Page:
Between 1904 and 1906, British scientist George Parker Bidder released over 1,000 bottles to sea for research purposes. The message, written in English, German and Dutch, asked whoever finds it to smash the bottle and fill in some information on a card on where and how they found it. Out of the 1,020 sent out, some were never returned and scientists assumed they had been lost in the ocean forever. But when retired post office worker Marianne Winkler was on holiday the island of Amrum, Germany, she found one of them.
— PerthNow (@perthnow) April 20, 2016
According to The Independent, Mrs Winkler said: “It’s always a joy when someone finds a message in a bottle on the beach.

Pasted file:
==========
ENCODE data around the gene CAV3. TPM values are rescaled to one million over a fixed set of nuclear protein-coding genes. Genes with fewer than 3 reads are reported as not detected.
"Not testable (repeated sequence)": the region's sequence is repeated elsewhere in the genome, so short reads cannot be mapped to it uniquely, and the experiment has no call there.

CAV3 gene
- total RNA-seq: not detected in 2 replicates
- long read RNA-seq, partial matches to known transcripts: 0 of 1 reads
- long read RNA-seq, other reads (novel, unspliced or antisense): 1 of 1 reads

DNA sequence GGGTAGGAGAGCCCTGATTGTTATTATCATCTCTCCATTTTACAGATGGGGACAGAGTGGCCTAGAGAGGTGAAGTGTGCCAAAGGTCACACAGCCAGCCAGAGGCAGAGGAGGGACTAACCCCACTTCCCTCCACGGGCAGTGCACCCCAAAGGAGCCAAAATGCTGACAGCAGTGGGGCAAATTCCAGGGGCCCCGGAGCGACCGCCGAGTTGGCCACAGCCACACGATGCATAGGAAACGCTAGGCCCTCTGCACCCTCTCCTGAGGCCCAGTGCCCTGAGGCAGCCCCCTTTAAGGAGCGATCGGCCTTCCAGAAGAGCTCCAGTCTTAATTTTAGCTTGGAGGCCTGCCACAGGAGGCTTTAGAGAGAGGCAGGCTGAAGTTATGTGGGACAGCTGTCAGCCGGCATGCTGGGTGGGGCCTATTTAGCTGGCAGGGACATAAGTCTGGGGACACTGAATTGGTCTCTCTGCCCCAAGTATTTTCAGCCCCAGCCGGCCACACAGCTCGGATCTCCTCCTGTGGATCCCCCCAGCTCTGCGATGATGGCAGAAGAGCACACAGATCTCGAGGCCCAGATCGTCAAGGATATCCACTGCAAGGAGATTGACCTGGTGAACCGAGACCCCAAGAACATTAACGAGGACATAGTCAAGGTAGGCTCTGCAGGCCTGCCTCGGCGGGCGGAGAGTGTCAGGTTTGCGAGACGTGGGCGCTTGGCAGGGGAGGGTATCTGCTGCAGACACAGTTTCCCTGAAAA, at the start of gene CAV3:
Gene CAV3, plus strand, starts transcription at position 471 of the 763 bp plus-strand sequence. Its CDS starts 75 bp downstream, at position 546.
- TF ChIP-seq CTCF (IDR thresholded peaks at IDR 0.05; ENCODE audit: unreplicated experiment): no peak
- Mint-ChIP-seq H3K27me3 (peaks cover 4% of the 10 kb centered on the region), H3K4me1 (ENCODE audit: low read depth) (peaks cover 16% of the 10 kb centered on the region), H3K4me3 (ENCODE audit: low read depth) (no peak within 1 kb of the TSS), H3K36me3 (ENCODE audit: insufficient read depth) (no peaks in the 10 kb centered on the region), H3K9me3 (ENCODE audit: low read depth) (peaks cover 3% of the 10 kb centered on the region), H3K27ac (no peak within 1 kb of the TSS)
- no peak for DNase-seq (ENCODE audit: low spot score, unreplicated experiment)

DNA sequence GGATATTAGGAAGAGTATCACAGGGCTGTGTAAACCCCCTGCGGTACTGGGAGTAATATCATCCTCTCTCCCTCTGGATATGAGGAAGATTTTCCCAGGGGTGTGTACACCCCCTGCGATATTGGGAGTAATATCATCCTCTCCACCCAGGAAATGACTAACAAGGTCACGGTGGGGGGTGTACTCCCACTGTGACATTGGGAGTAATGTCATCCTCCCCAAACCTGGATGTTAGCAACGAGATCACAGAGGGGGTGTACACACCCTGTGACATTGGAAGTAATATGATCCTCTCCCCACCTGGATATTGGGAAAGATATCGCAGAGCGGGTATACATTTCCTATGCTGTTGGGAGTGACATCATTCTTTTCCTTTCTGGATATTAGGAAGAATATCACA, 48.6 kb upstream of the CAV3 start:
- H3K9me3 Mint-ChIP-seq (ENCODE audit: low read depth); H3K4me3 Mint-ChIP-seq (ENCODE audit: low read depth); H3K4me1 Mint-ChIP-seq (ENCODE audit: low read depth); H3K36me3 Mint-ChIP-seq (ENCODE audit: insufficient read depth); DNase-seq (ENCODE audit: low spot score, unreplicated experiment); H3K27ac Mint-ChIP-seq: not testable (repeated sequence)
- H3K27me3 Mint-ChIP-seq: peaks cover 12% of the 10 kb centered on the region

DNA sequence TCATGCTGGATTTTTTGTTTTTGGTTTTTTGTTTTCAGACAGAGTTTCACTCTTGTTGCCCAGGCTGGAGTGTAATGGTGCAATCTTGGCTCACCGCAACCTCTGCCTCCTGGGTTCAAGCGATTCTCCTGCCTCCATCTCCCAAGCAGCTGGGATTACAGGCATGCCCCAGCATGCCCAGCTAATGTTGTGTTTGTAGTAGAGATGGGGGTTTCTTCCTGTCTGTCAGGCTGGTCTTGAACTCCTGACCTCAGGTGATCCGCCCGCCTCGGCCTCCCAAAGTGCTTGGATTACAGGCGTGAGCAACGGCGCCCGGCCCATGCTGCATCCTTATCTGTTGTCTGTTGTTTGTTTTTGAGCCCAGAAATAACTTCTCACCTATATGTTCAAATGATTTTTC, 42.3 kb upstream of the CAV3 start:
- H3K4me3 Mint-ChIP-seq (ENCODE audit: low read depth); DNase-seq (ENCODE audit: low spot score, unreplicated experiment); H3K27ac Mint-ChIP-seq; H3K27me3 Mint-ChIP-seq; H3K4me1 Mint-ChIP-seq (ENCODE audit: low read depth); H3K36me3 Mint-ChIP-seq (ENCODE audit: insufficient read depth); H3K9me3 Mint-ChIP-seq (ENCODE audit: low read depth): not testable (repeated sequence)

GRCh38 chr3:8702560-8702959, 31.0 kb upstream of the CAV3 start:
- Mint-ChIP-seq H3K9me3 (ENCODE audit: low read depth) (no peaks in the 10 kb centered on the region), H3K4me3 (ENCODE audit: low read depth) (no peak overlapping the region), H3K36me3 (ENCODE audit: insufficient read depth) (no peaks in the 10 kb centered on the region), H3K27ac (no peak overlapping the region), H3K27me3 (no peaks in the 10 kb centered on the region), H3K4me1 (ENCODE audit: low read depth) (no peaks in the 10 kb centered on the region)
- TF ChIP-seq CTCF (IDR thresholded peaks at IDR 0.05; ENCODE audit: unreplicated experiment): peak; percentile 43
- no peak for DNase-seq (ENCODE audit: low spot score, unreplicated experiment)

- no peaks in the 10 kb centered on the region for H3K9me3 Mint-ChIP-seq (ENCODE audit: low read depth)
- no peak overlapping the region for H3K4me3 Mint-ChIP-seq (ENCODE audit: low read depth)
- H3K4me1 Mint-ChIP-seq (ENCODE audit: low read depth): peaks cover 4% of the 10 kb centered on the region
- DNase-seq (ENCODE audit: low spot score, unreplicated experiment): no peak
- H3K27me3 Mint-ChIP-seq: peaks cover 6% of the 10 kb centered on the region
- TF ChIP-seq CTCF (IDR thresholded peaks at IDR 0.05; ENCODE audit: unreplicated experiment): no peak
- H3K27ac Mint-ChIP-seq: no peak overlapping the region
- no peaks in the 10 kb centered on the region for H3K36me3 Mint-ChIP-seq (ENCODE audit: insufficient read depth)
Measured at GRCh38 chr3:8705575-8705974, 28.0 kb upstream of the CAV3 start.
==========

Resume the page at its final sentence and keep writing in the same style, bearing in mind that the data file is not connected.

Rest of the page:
“Where does it come from, who wrote it, and how long has it been travelling on the winds, waves and currents.
“My husband, Horst, carefully tried to get the message out of the bottle, but there was no chance, so we had to do as it said.
“We did as it asked, and the story took its course.”
The couple filled out all the details, and sent the postcard back to its return address, the Marine Biological Association (MBA) in Plymouth, Devon, 500km away from where they found it.
The bottles were released by the scientists as part of a project to find out about deep sea currents, and were specially designed to float just above the sea bed. With the data from the bottles that were found, Bidder proved for the first time that the deep sea current flowed from east to west in the North Sea.
The century-old message in the bottle was confirmed by the Guiness World Record to be the oldest ever message of its kind to be discovered. In the postcard, Bidder also promised a shilling to the finder and an old English shilling (5p) was exactly what Mrs Winkler received.
Have you ever sent or found a message in a bottle before? What would you write in the letter if you sent one today?